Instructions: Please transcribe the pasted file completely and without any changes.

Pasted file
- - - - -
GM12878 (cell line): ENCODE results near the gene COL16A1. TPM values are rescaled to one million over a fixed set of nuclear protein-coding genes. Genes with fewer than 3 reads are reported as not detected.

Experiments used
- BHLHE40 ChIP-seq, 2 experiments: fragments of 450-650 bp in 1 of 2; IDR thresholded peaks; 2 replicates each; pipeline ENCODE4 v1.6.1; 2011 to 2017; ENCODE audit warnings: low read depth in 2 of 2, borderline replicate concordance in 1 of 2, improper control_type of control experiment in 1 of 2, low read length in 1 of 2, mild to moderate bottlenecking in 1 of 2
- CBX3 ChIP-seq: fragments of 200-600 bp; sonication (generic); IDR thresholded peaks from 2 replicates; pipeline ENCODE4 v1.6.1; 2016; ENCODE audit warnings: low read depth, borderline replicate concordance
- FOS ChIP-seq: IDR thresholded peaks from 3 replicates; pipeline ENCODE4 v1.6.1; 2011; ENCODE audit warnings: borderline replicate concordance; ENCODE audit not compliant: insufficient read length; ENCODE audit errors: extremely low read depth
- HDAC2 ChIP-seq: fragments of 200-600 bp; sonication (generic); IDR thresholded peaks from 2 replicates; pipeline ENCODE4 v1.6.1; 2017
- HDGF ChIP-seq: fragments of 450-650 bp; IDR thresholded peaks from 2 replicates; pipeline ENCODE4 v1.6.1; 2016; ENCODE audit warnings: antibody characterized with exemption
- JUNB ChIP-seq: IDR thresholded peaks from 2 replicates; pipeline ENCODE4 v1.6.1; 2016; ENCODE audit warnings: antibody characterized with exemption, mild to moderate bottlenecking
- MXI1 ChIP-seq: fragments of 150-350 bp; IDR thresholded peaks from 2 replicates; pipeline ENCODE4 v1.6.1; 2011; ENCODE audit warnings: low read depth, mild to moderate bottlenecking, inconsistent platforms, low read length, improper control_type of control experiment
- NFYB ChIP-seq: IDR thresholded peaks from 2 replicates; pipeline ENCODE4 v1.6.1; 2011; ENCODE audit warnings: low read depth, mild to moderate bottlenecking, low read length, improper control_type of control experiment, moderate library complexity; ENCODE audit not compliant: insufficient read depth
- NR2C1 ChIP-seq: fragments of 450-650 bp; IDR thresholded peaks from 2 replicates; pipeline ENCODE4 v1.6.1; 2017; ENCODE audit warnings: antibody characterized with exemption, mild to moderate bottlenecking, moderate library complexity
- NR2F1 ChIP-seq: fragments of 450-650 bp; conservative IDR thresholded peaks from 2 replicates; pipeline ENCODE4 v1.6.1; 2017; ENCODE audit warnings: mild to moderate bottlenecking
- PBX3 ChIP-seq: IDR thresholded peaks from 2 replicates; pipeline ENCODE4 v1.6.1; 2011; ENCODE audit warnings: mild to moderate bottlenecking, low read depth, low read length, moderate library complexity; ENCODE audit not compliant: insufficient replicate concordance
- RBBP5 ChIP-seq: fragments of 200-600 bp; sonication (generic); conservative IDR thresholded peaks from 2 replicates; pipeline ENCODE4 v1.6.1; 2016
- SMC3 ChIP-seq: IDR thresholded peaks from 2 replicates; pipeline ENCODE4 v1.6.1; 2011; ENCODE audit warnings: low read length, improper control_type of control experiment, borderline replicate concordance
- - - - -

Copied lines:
GM12878 (cell line): ENCODE results near the gene COL16A1. TPM values are rescaled to one million over a fixed set of nuclear protein-coding genes. Genes with fewer than 3 reads are reported as not detected.

Experiments used
- BHLHE40 ChIP-seq, 2 experiments: fragments of 450-650 bp in 1 of 2; IDR thresholded peaks; 2 replicates each; pipeline ENCODE4 v1.6.1; 2011 to 2017; ENCODE audit warnings: low read depth in 2 of 2, borderline replicate concordance in 1 of 2, improper control_type of control experiment in 1 of 2, low read length in 1 of 2, mild to moderate bottlenecking in 1 of 2
- CBX3 ChIP-seq: fragments of 200-600 bp; sonication (generic); IDR thresholded peaks from 2 replicates; pipeline ENCODE4 v1.6.1; 2016; ENCODE audit warnings: low read depth, borderline replicate concordance
- FOS ChIP-seq: IDR thresholded peaks from 3 replicates; pipeline ENCODE4 v1.6.1; 2011; ENCODE audit warnings: borderline replicate concordance; ENCODE audit not compliant: insufficient read length; ENCODE audit errors: extremely low read depth
- HDAC2 ChIP-seq: fragments of 200-600 bp; sonication (generic); IDR thresholded peaks from 2 replicates; pipeline ENCODE4 v1.6.1; 2017
- HDGF ChIP-seq: fragments of 450-650 bp; IDR thresholded peaks from 2 replicates; pipeline ENCODE4 v1.6.1; 2016; ENCODE audit warnings: antibody characterized with exemption
- JUNB ChIP-seq: IDR thresholded peaks from 2 replicates; pipeline ENCODE4 v1.6.1; 2016; ENCODE audit warnings: antibody characterized with exemption, mild to moderate bottlenecking
- MXI1 ChIP-seq: fragments of 150-350 bp; IDR thresholded peaks from 2 replicates; pipeline ENCODE4 v1.6.1; 2011; ENCODE audit warnings: low read depth, mild to moderate bottlenecking, inconsistent platforms, low read length, improper control_type of control experiment
- NFYB ChIP-seq: IDR thresholded peaks from 2 replicates; pipeline ENCODE4 v1.6.1; 2011; ENCODE audit warnings: low read depth, mild to moderate bottlenecking, low read length, improper control_type of control experiment, moderate library complexity; ENCODE audit not compliant: insufficient read depth
- NR2C1 ChIP-seq: fragments of 450-650 bp; IDR thresholded peaks from 2 replicates; pipeline ENCODE4 v1.6.1; 2017; ENCODE audit warnings: antibody characterized with exemption, mild to moderate bottlenecking, moderate library complexity
- NR2F1 ChIP-seq: fragments of 450-650 bp; conservative IDR thresholded peaks from 2 replicates; pipeline ENCODE4 v1.6.1; 2017; ENCODE audit warnings: mild to moderate bottlenecking
- PBX3 ChIP-seq: IDR thresholded peaks from 2 replicates; pipeline ENCODE4 v1.6.1; 2011; ENCODE audit warnings: mild to moderate bottlenecking, low read depth, low read length, moderate library complexity; ENCODE audit not compliant: insufficient replicate concordance
- RBBP5 ChIP-seq: fragments of 200-600 bp; sonication (generic); conservative IDR thresholded peaks from 2 replicates; pipeline ENCODE4 v1.6.1; 2016
- SMC3 ChIP-seq: IDR thresholded peaks from 2 replicates; pipeline ENCODE4 v1.6.1; 2011; ENCODE audit warnings: low read length, improper control_type of control experiment, borderline replicate concordance